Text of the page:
Washington Wine Draws Foreign Investment

Bodegas Valdemar spending $18 million developing winery and vineyard in Walla Walla

by Peter Mitham
Bodegas Valdemar’s new winery, to be called Valdemar Estates, will have a capacity of 10,000 cases and should be complete in 2019.

Walla Walla, Wash.—Washington may be the second biggest wine producing state in the U.S., but its growth has been driven largely by homegrown entrepreneurs with little help from foreign investors. California wineries have made investments here, and Ste. Michelle Wine Estates’ ventures with Ernst Loosen and the Antinori family have won acclaim, but Oregon has been the destination of choice for direct foreign investment.

The construction of a 22,000-square-foot winery and tasting room south of Walla Walla by Bodegas Valdemar S.A. of Rioja is changing that. Valdemar expects to spend up to $18 million on winery and vineyard development over the next five years, the first time a vintner from Europe has set up a new winery in the state independent of local partners.

“We came here with my father and my sister and we really fell in love with Washington, to be honest,” says Jesús Martínez Bujanda, CEO of Valdemar Estates, the Washington venture of his family’s Rioja winery in Oyón. “In the first trip, we realized that we were going to do something here.”

Bodegas Valdemar produces approximately 150,000 cases a year and wanted to expand within Spain, but after scouting local opportunities it turned its attention abroad. The market at home was crowded, and the family looked for a less mature market with dynamism and opportunity.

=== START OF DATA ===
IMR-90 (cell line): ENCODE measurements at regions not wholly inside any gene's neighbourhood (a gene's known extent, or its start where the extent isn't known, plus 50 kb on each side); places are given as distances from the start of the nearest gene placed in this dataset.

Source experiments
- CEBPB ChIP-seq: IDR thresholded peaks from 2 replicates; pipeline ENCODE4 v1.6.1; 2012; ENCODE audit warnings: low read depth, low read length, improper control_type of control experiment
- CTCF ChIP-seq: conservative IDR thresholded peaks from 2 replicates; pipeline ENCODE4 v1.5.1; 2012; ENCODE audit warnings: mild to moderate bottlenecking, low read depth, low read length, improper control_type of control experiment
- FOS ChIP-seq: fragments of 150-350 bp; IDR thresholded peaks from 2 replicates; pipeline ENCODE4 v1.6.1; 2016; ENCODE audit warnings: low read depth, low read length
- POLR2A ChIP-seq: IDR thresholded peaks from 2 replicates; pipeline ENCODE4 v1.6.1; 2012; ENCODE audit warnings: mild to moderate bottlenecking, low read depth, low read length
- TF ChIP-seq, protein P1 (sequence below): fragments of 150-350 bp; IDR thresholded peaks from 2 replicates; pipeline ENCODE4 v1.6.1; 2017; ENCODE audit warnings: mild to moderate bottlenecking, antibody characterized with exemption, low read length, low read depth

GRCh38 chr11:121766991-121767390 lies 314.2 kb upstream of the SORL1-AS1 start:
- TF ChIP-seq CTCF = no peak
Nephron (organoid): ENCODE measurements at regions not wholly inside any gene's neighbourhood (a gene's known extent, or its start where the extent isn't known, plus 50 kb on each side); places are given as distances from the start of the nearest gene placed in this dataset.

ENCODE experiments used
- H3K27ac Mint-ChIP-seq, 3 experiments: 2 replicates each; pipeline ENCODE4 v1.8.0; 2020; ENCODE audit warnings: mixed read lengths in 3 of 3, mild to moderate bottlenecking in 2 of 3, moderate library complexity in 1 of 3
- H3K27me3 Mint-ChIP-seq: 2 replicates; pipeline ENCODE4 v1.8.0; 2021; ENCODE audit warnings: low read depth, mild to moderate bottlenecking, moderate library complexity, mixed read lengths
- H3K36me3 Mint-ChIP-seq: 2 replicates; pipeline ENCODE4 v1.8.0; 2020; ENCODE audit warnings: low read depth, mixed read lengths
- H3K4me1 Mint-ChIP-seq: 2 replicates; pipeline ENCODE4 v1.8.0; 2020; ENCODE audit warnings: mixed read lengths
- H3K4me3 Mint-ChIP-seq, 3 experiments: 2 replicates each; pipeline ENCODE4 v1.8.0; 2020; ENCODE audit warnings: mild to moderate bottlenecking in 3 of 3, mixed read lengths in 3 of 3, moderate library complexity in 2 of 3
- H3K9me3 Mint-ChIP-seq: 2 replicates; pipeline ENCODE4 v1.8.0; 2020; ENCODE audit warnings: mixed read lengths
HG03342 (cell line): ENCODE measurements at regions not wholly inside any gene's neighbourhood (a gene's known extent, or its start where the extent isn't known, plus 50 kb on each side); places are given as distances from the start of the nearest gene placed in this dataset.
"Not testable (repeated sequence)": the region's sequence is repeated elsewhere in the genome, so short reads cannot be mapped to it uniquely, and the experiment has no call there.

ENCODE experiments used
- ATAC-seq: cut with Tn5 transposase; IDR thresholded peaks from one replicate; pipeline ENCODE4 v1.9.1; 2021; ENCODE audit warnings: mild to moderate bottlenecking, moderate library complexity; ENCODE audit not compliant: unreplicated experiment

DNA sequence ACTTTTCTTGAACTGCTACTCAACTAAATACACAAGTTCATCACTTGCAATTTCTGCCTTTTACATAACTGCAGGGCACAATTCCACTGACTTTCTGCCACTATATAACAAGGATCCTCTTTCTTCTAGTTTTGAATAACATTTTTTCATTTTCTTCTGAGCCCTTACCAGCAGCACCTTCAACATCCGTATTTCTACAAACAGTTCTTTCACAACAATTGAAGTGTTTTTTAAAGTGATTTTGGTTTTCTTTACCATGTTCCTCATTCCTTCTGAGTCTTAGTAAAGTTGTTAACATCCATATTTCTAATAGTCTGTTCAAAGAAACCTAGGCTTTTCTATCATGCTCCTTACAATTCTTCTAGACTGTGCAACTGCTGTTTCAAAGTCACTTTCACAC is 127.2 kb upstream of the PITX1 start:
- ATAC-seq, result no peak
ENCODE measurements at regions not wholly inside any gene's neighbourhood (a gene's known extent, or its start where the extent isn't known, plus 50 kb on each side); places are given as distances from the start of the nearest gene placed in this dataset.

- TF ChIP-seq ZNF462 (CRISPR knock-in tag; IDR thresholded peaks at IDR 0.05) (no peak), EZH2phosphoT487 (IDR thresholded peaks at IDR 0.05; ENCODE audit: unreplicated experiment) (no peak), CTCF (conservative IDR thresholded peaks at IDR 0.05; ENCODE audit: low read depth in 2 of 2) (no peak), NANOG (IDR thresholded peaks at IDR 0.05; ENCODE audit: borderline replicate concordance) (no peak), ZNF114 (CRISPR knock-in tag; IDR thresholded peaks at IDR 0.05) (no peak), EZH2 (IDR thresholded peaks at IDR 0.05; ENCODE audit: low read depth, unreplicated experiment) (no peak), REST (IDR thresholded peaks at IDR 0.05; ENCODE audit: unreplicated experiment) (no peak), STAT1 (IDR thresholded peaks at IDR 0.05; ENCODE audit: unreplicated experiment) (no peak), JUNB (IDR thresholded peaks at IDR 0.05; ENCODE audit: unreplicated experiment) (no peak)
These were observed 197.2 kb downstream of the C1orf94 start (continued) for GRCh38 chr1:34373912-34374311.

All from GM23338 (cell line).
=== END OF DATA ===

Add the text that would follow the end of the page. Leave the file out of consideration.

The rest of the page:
Washington fit the bill. Martínez Bujanda spent a semester as an exchange student at the University of Washington in 2009 during his business administration studies so he was aware of what was possible, and the state ranked high on the list. The cost of entry was cheaper than California, and the range of high-quality grapes being grown was more diverse than many other U.S. regions.

“Washington has a lot of opportunities for, basically, all the varietals,” he said. “The prices here are still reasonable in terms of the grapes, and the prices of the wines are quite high.”

The collaborative attitude among wineries in Walla Walla was also a draw.

“I don’t think there’s any other wine region that has this, and that’s important because that’s going to guarantee the success of the region,” he said. “For me, the question is really, why not? We are really convinced that this is going to be one of the top wine regions in the world in the future.”

A key partner in establishing the new venture is Norm McKibben, who sold Valdemar a site adjacent to Amavi Winery for a new, 20,000-square-foot production facility and tasting room.

“Norm McKibben has been one of the big supporters that we have had since we landed here,” Martínez Bujanda said. “Probably from the financial standpoint it was more reasonable to produce wine for a few years and then think about building a winery, but we didn’t want to do that. We wanted to go all-in from the first year and build a beautiful winery.”

Valdemar Estates will have a capacity of 10,000 cases but production will start small and increase in step with demand. A stunning 2,000-square-foot tasting room with an outdoor seating area of similar size promises to make the winery a destination and build a following for wines expected to retail in the $80 range.